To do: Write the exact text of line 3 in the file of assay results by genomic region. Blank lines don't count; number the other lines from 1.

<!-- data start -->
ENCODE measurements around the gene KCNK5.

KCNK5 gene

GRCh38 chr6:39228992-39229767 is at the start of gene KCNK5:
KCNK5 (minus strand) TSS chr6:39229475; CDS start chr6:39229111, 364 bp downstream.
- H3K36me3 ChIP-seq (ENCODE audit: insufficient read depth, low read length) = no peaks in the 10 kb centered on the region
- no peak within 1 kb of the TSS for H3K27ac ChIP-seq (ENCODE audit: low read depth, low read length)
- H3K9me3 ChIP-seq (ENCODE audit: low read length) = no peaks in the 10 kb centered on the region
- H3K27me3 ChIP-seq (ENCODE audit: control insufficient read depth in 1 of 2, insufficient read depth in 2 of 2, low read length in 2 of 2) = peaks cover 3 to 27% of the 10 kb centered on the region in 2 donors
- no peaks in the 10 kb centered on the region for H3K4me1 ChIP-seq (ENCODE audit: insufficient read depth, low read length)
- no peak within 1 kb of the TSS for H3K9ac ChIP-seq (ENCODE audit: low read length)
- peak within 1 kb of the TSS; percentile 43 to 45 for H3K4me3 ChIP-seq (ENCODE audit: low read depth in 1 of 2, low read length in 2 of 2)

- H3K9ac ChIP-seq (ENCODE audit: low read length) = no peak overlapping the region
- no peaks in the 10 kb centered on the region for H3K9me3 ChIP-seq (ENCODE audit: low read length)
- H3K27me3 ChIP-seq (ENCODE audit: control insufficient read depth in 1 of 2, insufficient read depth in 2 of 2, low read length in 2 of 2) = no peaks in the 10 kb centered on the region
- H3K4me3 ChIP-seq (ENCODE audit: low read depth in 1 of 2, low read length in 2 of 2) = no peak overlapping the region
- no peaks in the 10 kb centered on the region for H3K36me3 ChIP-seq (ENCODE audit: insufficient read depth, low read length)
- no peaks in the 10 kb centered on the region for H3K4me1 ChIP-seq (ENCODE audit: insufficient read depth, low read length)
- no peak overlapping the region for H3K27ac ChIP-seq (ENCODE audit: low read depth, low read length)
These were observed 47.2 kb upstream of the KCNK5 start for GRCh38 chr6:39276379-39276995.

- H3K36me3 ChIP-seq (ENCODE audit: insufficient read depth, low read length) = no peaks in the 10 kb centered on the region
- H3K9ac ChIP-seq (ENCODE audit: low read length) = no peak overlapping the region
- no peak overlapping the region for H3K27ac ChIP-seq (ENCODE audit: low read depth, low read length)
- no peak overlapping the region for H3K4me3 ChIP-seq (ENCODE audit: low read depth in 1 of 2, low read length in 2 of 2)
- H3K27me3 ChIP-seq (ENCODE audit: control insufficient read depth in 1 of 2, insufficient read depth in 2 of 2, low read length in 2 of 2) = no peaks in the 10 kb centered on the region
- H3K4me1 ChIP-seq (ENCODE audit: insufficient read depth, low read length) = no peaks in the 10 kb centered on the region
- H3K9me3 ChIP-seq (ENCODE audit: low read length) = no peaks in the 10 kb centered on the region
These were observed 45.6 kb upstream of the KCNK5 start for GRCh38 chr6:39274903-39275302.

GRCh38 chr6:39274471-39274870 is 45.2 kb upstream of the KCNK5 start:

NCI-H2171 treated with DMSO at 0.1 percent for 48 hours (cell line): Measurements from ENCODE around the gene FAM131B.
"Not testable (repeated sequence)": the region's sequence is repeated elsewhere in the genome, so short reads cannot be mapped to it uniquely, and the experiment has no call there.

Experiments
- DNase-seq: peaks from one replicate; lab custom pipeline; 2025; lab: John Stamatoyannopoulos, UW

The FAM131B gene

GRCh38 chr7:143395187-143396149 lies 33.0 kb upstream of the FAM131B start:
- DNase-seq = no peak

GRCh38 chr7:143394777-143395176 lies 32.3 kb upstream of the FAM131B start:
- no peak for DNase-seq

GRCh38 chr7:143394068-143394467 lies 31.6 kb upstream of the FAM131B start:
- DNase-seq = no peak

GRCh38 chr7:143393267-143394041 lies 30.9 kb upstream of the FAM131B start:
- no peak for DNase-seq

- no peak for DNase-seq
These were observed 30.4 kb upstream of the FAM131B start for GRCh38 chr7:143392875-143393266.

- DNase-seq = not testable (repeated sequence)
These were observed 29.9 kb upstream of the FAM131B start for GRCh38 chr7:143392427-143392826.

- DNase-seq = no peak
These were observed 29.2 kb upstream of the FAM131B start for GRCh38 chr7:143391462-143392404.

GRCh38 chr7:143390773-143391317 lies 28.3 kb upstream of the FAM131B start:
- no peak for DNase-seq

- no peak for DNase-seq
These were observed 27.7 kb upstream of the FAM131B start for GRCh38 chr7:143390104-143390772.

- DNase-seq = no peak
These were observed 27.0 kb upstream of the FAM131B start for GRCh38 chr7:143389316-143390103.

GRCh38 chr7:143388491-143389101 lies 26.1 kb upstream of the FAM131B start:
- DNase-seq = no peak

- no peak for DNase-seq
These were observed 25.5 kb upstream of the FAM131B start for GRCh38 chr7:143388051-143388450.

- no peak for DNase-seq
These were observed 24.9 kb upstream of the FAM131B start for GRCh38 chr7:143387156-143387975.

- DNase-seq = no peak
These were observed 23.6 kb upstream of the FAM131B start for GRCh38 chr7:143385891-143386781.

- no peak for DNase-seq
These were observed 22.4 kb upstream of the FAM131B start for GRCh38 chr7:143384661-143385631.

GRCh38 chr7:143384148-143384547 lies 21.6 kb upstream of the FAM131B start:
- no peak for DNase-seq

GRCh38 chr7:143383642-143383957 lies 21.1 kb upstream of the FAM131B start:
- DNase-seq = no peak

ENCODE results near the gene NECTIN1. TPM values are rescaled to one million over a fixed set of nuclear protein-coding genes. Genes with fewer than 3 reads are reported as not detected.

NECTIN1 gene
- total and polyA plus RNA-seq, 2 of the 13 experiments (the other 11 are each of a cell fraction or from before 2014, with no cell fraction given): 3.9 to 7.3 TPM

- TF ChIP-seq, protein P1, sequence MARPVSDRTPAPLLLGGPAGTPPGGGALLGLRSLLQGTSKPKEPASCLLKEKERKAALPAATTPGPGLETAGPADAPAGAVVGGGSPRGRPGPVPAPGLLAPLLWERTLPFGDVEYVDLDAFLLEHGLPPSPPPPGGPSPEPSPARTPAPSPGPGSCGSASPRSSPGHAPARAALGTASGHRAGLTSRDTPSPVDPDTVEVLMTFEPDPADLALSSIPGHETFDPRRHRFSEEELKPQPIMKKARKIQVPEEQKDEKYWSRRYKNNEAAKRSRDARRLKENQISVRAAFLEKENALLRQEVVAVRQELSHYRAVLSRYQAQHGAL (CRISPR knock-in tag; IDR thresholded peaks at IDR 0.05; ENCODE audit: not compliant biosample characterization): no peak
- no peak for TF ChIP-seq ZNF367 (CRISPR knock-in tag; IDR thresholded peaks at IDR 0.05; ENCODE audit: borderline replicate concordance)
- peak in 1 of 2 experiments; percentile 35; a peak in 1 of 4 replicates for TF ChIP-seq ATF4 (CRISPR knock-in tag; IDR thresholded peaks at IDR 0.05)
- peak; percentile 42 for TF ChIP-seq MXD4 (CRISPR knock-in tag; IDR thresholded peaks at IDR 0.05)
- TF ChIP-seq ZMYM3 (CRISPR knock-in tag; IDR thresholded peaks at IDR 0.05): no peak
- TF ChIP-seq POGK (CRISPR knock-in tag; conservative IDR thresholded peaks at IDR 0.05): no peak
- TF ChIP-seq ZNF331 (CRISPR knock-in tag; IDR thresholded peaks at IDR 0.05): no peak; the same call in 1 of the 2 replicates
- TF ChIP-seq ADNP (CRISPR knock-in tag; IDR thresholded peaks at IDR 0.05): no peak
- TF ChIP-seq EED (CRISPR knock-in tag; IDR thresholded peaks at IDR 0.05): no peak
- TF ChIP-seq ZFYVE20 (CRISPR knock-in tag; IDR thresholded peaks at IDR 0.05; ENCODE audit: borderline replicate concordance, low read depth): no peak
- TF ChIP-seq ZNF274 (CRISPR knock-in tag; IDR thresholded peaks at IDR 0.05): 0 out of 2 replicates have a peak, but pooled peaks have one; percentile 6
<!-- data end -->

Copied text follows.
GRCh38 chr6:39228992-39229767 is at the start of gene KCNK5: